Hate crimes in California at an all-time high
Hate crimes in California hit an all-time high in more than a decade from 2019 to 2020, according to a new report from the state’s Department of Justice, with the Blacks being 30 percent of the victims.
The report, released Wednesday after a news conference held by California Attorney General Rob Bonta, also found that hate crimes targeting Asian Americans saw a 107 percent increase in that same period, from 43 in 2019 to 89 in 2020.
“What we see from these reports is what we have seen and felt all year,” Bonta said during the conference at Pacific Renaissance Plaza in Oakland. “We are in the midst of a racial justice reckoning in this country.”
Bonta added that despite the reported increases, hate crimes are generally underreported. Advocates and experts say it’s important to note that hate crime data is unreliable for multiple reasons – including varying definitions of hate crimesacross jurisdictions – and that the 107 percent cited by law enforcement is not statistically significant.
Hate crimes can’t be solved overnight, but it starts with being aware of what is happening, Bonta said.
The report was one of several measures the attorney general announced to address the rise in hate crimes. His office has also issued information bulletins and prosecutor guidance to ensure law enforcement officials across the state are informed about how to respond to hate crimes appropriately; new best practices and resource guidance for prosecutors for combating these crimes; brochures in 25 languages to help individuals identify and report hate crimes, and access direct assistance; and new dashboards on the OpenJustice data portal exploring hate crimes and bias motivation.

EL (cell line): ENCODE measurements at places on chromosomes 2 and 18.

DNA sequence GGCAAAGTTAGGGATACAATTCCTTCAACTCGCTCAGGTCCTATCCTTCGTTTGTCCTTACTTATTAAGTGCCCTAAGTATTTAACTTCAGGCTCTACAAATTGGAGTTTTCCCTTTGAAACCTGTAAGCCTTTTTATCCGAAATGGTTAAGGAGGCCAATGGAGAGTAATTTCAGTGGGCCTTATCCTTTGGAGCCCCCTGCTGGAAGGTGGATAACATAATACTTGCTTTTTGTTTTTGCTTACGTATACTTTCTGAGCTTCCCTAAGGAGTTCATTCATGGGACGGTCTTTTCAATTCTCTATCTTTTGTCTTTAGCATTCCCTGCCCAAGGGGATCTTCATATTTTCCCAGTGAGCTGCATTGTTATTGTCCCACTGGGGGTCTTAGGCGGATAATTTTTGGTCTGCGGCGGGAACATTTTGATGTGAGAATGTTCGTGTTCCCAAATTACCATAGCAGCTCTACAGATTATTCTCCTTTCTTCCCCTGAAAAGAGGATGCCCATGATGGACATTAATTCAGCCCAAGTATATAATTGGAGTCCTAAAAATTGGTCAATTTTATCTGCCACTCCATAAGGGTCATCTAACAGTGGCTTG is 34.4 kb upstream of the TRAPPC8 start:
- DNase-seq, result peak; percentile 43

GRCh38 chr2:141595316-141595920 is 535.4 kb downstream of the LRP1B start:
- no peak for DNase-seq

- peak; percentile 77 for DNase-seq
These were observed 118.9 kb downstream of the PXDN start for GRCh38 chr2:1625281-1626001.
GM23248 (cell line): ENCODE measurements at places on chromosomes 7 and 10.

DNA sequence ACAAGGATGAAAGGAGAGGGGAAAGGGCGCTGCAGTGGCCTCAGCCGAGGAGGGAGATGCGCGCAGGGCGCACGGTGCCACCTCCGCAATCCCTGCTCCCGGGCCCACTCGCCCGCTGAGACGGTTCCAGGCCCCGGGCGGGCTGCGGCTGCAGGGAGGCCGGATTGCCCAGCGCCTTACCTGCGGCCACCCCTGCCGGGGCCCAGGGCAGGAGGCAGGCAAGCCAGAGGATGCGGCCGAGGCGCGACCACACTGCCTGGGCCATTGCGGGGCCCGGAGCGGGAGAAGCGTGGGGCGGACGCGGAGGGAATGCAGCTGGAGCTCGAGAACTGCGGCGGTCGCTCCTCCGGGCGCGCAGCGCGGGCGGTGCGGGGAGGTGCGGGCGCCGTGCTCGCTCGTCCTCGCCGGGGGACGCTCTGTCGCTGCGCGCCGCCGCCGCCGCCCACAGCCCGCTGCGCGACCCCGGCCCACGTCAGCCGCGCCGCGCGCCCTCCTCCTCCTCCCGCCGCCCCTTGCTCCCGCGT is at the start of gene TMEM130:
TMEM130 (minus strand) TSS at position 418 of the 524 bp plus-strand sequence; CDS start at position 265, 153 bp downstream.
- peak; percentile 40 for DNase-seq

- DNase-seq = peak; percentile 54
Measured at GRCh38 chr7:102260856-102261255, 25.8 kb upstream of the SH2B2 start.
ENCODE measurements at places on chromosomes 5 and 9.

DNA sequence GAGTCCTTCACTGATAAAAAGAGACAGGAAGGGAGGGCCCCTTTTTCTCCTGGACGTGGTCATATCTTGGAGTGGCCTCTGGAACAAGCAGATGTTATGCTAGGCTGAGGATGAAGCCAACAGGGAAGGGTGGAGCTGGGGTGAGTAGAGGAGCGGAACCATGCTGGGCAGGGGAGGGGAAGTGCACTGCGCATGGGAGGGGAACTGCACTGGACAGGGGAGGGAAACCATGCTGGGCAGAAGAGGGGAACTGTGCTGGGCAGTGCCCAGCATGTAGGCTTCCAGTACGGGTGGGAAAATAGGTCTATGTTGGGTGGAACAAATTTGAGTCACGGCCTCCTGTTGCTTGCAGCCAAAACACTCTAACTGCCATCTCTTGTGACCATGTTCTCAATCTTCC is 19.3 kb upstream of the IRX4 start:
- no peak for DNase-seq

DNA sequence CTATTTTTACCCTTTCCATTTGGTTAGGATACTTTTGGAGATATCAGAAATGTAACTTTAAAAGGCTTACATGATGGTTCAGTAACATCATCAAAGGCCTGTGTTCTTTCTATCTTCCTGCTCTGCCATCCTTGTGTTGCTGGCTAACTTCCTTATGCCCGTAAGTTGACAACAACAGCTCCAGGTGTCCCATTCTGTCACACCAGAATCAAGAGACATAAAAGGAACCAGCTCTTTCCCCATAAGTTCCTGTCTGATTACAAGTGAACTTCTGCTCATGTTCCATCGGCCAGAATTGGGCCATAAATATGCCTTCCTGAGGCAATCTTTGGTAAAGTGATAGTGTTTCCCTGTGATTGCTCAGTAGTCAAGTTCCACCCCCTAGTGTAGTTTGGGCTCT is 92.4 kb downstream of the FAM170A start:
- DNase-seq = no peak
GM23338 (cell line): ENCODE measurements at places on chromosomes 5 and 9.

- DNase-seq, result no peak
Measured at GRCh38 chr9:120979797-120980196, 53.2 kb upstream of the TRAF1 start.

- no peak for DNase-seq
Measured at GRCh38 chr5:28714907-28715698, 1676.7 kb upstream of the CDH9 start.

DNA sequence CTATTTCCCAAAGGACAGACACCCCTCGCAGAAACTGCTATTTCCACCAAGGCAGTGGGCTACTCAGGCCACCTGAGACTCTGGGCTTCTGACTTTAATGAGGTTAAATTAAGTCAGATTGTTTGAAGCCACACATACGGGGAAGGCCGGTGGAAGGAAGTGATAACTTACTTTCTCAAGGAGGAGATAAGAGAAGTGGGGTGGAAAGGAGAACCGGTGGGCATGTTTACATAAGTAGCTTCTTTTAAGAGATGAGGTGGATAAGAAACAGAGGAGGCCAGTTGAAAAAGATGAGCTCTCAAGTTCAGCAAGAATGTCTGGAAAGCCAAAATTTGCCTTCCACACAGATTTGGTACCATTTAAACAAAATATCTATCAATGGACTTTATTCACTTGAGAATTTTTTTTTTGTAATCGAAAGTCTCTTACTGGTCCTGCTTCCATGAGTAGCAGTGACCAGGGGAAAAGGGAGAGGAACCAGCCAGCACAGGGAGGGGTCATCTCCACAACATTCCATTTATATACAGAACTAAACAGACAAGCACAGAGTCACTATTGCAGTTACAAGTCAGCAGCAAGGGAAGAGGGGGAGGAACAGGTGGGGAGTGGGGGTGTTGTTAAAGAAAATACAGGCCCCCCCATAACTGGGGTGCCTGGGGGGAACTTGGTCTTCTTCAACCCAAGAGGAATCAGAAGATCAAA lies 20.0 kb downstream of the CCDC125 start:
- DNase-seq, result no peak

Carl Chan, president of the Oakland Chinatown Chamber of Commerce and a recent victim of a hate crime, said on Wednesday that he hopes the solutions provided by the attorney general’s office will encourage victims to come forward.
“Together, we can actually stop all these hate crimes not only for the AAPI community – we can stop the hate crime against any community,” he said.
Oakland City Councilmember Sheng Thao said at the news conference that the impact of anti-Asian rhetoric from the previous presidential administration has stoked fear into local communities.
“Our seniors are more afraid now than ever to walk the streets in fear that they will be harmed, that they will be robbed,” she said.
Thao added that in Oakland’s Chinatown, declines in businesses aren’t only due to restrictions brought on by the pandemic, but because of anti-Asian hate.
“People are fearful of walking the streets to go out and do basic things like buy vegetables, meet with friends at a coffee shop to have discussions in the morning like they used to every day,” she said.
Bonta, Chan and Thao urged victims or those who know victims of hate crimes to report it to law enforcement.
“It is only through data and counting your reports that will ensure that we can move forward with the resources that all communities need to actually come up with solutions,” she said.